How can I stop my dog from barking excessively?
Dogs bark for many reasons. Essentially it is a form of communication. Usually our response is to rush in, get very excited and shout at them.
- Firstly, stop shouting at your dog. In the dog’s mind, by us shouting, we are joining in which makes his barking behaviour acceptable and he is unlikely to stop.
- If the barking is because he wants our attention we can respond by removing what he wants. For example – If he is in his crate and wants to get out then when he barks we would walk away from him. Once he was quiet we would then return. You may have to do this a number of times before he realises that his action of barking has consequences and that the only way he is going to get what he wants is to stop barking.
- Teach him a behaviour that you want instead of barking. It can be a “sit”, “down” or to fetch a toy. Reward him with a tasty treat when he performs it and then if he looks like he is going to start barking ask for that behaviour. Dogs can only do one thing at a time.
This is just a brief overview of some of the things that may help. If you would like further help or advice then contact me. I would be happy to work with you to overcome this problem
How can I stop my dog from chewing up my stuff when I am out?
You need to look at why he is chewing things up. Is he bored, anxious, fearful, or frustrated?. Once you have isolated the cause it is easier to solve the problem. Take practical steps. Remove chewable items. Confine the dog to one particular room or crate him if you are going out. Often it is a matter of ensuring your dog has sufficient exercise, providing him with mental stimulation or addressing his separation anxiety (see below).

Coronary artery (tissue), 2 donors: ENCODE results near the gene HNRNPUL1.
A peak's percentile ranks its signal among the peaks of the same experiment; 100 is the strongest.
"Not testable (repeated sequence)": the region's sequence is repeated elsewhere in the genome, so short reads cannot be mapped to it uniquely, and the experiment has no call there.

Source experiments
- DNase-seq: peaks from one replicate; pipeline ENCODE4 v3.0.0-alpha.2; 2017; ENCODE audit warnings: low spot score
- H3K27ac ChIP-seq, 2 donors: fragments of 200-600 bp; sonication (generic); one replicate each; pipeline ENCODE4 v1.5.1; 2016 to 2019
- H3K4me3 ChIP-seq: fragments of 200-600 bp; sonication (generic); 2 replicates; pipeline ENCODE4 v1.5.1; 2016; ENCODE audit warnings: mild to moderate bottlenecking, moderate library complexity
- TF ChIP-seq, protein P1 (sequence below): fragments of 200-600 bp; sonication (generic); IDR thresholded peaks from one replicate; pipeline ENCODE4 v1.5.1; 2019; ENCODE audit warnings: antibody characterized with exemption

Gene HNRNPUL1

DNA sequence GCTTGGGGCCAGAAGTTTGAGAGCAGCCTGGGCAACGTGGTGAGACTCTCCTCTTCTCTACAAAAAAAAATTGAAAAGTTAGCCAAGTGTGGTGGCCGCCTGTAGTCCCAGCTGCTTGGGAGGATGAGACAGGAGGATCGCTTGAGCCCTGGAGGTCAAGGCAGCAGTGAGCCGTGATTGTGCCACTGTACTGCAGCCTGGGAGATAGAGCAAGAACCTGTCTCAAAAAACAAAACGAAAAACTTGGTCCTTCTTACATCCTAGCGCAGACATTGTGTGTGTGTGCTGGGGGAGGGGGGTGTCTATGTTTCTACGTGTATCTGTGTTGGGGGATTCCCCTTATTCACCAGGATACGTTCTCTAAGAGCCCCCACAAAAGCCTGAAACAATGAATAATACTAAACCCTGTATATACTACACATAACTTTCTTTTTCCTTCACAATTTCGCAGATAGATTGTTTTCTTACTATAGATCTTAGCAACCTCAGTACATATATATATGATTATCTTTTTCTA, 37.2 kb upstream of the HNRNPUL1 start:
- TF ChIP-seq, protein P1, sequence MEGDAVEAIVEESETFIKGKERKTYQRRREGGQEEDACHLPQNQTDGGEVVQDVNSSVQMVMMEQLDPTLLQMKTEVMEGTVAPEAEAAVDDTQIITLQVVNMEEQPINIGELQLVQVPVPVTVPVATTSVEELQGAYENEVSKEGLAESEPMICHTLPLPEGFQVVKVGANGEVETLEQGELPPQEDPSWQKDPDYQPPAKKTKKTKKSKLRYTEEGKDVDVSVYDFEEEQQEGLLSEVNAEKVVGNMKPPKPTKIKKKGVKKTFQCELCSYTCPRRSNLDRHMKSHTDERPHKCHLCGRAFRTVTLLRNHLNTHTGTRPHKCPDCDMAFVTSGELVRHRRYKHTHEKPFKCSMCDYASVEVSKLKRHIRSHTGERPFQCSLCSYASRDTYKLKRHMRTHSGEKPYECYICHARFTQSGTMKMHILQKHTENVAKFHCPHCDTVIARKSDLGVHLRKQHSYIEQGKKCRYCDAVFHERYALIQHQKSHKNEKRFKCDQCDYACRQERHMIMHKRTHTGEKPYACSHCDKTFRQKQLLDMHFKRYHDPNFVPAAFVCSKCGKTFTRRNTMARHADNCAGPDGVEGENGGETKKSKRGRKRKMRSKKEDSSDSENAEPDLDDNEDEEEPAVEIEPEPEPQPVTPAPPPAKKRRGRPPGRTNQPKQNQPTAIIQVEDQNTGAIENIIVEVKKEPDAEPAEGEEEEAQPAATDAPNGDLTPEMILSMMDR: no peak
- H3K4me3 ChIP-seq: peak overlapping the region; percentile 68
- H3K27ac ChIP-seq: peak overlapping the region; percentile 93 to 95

If he has chewed things up, it does not help to yell at him on your return. His guilty look is because he knows you are angry and he is trying to placate you. Not because of what he has done. In fact, he has no idea what you are upset about. Only if you catch him in the act will he make the connection.
Bear in mind that dogs don’t do things out of vengeance or spite. Rather he is telling you that he has a problem. If you would like help to resolve this issue then give me a call.
How can I stop my dog from digging holes?
You may not be able to stop this behaviour if you have one of the Terrier breeds. They were bred to dig and so it is part of their genetic make-up. Don’t despair, you can deal with the digging problem by re-direction and control.
Dogs that are diggers should be persuaded to use their own designated part of the garden. You can do this by providing a sandpit or an allocated part of the garden especially for this activity. Burying toys and treats within the sandpit/designated garden area helps the dog make the association that this is his area to dig.
If he continues to dig in areas which are unacceptable to you then he can be re-directed by placing chicken wire and rocks over unwanted holes. A firm “No” when caught in the act can also help. In addition, exercise, companionship, catering for the traits of the breed and mental stimulation can all help to minimalize the problem. If you would like more advice or help on this subject then give me a call.
How can I stop my dog from howling and crying every time I leave the house?
Separation anxiety is very common and can be caused by a number of things:
Dogs are very sociable animals and feel safe and protected when all of their human family is together. To have all the members of the family leave can make the dog feel vulnerable and anxious.